One possible outcome would see some of the aid gaining entry to Venezuela at the same time as Caracas claims that it has successfully resisted an attempt at foreign intervention.

This matter is of great concern to humanitarian organisations that have been working inside Venezuela over recent years to bring in and distribute food and medicines. They fear that the government may target their operations as a result. On 15 February, for example, police took the unusual step of raiding the offices of the private charity Manos Amigas por la Vida (Fundación Mavid), seizing medicines and other supplies intended for HIV/AIDS patients in an operation that some feared may be a sign of things to come. They also arrested some of the staff. The police later announced that the charity had been found to be providing its clients with expired medicines.

That said, the humanitarian emergency the government denies is all too real. It is the single biggest factor forcing millions of Venezuelans to flee the country. According to the latest figures from the UN High Commissioner for Refugees, at least 3.4 million people – more than a tenth of the population – now live abroad. Most have fled in the past two years.

What is likely to happen?

Juan Guaidó has declared that the aid cannot be stopped, but many observers doubt that much will get across the border on the declared date of 23 February. Most attention is focused on the border near Cúcuta. Hundreds of tonnes of U.S.-funded aid have already been stockpiled there, ready to be taken into Venezuela. But the Venezuelan government has deployed troops and police to stop it and has even blocked a new, and so far unused, multi-lane cross-border bridge with shipping containers and part of a tanker truck. There are also doubts as to whether the opposition will be able to gather a large enough rally on its side of the border to force the authorities to accept the aid consignments. Border towns such as San Antonio de Táchira and Ureña are relatively small, and road access from the rest of the country to the border would be fairly easy for Venezuelan security forces to regulate.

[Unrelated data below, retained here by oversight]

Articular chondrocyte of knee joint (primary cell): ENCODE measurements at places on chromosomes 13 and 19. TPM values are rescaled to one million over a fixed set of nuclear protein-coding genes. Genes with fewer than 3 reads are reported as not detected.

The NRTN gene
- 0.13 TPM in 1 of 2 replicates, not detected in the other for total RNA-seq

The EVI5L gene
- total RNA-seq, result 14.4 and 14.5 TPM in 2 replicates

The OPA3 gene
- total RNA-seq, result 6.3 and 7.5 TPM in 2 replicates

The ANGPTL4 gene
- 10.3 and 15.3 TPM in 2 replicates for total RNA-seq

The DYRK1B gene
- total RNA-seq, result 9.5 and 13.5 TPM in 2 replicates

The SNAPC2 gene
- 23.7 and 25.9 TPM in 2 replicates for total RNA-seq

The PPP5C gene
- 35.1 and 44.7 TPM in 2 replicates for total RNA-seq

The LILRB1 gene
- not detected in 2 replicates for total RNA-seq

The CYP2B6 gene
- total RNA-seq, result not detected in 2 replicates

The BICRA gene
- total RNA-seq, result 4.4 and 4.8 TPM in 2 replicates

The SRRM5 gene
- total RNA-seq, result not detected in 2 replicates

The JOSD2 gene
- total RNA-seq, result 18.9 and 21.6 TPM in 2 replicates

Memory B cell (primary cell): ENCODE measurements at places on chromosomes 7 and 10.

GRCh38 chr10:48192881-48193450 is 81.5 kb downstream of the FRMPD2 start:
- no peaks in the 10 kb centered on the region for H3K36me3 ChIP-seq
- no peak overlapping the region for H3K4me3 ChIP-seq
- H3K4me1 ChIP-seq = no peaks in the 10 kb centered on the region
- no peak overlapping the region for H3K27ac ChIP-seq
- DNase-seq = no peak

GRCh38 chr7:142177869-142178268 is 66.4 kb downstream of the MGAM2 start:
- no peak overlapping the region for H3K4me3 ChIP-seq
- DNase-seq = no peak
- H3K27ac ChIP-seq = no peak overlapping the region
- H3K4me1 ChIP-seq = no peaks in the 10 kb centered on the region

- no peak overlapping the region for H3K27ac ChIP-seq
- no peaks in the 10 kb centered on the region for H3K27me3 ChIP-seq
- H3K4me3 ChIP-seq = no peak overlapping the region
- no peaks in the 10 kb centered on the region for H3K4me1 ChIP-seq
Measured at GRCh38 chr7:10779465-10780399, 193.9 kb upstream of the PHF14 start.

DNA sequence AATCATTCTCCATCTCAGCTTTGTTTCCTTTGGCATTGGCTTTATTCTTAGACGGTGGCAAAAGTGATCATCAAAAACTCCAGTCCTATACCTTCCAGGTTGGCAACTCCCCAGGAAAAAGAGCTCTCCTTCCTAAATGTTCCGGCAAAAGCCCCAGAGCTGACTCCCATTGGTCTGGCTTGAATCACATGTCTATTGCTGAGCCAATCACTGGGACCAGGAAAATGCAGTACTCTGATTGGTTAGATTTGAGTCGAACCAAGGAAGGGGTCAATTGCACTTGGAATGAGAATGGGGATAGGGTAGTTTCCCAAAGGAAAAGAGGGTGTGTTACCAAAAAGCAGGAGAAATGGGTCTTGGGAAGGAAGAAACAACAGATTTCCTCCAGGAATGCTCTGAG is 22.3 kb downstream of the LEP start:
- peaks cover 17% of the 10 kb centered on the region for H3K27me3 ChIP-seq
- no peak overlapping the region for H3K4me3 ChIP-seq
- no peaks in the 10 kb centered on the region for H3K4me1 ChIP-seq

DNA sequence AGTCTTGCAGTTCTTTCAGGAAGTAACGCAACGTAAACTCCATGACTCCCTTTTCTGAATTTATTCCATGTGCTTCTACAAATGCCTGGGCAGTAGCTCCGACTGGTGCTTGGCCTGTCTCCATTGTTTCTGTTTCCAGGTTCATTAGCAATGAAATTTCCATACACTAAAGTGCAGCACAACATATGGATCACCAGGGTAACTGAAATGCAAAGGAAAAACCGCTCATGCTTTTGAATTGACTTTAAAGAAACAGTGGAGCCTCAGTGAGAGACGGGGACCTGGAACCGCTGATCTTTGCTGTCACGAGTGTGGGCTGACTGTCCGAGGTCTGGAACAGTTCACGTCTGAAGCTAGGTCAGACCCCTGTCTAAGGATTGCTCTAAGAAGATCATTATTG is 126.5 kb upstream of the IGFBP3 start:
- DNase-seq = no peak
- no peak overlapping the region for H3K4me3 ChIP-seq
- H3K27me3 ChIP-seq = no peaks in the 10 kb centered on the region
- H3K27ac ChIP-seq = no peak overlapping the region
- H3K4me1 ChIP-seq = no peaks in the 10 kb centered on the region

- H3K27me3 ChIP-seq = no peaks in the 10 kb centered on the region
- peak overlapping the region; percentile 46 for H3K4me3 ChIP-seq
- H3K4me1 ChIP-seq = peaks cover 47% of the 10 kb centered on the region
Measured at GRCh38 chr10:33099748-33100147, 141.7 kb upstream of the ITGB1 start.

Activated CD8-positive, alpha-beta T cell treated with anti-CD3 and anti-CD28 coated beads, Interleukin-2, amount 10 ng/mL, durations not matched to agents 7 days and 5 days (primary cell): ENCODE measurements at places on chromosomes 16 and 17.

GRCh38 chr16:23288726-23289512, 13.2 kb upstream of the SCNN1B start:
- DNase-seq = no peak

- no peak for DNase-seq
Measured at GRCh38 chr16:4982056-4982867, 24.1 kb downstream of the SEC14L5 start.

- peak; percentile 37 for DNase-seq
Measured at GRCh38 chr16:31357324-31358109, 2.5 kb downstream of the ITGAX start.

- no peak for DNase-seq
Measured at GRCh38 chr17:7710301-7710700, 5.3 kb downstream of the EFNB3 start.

Other potential crossing points include the far south east of the country on the Brazilian border, and the northern coast, the likely destination of aid stored on the Dutch Antillean island of Curaçao or heading from Puerto Rico. In recent days, however, Maduro has ordered a temporary closure of both routes of entry, and indicated that he might do the same on the Colombian border. Despite Maduro’s military manoeuvres, as well as the Trump administration’s pointed refusal to rule out the eventual use of force, both sides seem keen to avoid a military conflict, at least for now. One possible outcome would see some of the aid gaining entry to Venezuela at the same time as Caracas claims that it has successfully resisted an attempt at foreign intervention. But if the aid ploy fails to prompt the Venezuelan armed forces to withdraw support from Maduro, the opposition hopes that the oil sanctions, which are already beginning to nip, will bite hard enough to persuade the president that his time is up.

Venezuelan refugees walk alongside electricity pylons that cross the Venezuela-Brazil border near the village of Tarau-Paru, an indigenous village in Brazil. CRISISGROUP/Bram Ebus

Savannah Strife: Brazil’s Combustible Border with Venezuela

The frontier between Brazil and its crisis-ridden neighbour Venezuela has become a major migration route, a hotspot for crime and a flashpoint for violence. This is the first of three commentaries on Venezuela’s troubled borderlands.

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The 2,199-kilometres frontier between Venezuela and Brazil – a sparsely populated stretch of jungle and bush – has been transformed by the political and economic crisis wracking Venezuela into a region scarred by transnational crime, displacement and violence. The potential for bloodshed became real in late February 2019, when a confrontation between a convoy of Venezuelan National Guardsmen and a small group of residents in the town of Kumarakapay set off a deadly series of events that shook the whole region.